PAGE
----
WorldCom is trying not to let indictments or its bankruptcy filing derail operations. It has launched Managed Firewall for dedicated Internet, remote-access, VPN, and Internet-co-location services. Starting at $1,400 a month, Managed Firewall is available now for U.S. companies and their global networks.
Because of its vast global network, "WorldCom is in a better position to deliver on the enhanced-services concept than most other carriers," says Michael Suby, an analyst at Stratecast Partners. However, it's hard to overlook WorldCom's precarious financial situation, he says. During the last six months, for example, the volume of traffic on its UUnet Internet backbone has been growing at only 40%, down from 70% to 80% during recent years.
Vinton Cerf, the company's senior VP of Internet architecture and technology, says that despite a drastically reduced capital budget, "we aren't seeing any degradation in service." He says WorldCom has been careful not to lay off people whose absence would cause network problems.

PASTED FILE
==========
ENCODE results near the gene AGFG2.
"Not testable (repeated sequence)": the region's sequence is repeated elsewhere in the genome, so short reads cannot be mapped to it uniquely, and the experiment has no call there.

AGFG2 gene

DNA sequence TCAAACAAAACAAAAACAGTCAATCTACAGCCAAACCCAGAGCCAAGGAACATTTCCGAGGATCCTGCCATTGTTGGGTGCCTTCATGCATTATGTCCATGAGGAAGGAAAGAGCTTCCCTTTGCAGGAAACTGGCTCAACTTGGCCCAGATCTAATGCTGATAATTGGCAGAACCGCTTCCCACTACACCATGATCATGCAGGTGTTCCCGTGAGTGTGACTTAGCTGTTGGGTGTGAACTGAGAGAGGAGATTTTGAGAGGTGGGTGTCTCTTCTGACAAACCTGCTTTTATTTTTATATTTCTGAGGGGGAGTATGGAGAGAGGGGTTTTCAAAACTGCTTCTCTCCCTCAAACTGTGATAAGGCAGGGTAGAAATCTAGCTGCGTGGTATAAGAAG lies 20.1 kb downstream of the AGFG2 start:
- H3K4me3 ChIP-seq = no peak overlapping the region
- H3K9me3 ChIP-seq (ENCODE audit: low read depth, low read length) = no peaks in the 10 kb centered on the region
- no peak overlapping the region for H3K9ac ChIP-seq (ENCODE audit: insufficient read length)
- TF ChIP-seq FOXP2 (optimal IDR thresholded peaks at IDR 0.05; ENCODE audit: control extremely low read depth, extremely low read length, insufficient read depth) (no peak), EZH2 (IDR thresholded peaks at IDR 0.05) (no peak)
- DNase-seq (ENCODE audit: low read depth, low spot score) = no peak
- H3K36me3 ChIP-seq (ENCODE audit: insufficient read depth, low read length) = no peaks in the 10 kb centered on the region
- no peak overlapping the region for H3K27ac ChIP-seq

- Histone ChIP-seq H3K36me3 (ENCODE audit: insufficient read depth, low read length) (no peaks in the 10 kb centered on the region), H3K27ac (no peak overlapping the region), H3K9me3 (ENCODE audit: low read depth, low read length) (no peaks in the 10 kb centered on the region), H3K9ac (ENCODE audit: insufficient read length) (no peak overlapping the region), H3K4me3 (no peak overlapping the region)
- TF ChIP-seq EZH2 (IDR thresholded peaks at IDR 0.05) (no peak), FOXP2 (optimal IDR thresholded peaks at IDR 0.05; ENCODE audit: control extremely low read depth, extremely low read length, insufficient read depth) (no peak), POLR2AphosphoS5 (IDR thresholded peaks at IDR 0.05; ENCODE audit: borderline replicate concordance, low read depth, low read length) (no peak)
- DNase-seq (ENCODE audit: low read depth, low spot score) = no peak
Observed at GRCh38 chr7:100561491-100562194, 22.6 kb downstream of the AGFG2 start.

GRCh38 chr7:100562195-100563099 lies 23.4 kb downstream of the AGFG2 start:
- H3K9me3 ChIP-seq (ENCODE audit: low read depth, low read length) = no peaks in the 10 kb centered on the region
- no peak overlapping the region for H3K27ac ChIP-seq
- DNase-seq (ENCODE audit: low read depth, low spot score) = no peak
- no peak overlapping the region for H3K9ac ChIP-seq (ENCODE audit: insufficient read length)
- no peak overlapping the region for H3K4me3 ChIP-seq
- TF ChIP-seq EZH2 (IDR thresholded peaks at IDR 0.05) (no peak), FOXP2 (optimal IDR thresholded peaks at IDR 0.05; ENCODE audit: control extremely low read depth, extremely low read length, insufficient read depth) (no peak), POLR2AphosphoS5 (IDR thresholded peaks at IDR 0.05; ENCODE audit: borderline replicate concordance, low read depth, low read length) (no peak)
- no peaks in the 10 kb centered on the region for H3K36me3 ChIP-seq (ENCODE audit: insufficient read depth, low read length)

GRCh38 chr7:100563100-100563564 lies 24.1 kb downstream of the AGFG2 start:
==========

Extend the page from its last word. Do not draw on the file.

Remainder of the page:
Federal prosecutors in New York this week indicted Scott Sullivan, WorldCom's former CFO, for securities fraud and other financial crimes. The indictment also charges Buford Yates Jr., former director of general accounting, with the same crimes. According to the indictment, the defendants manipulated WorldCom's books to inflate its net earnings by about $5 billion between October 2000 and April 2002.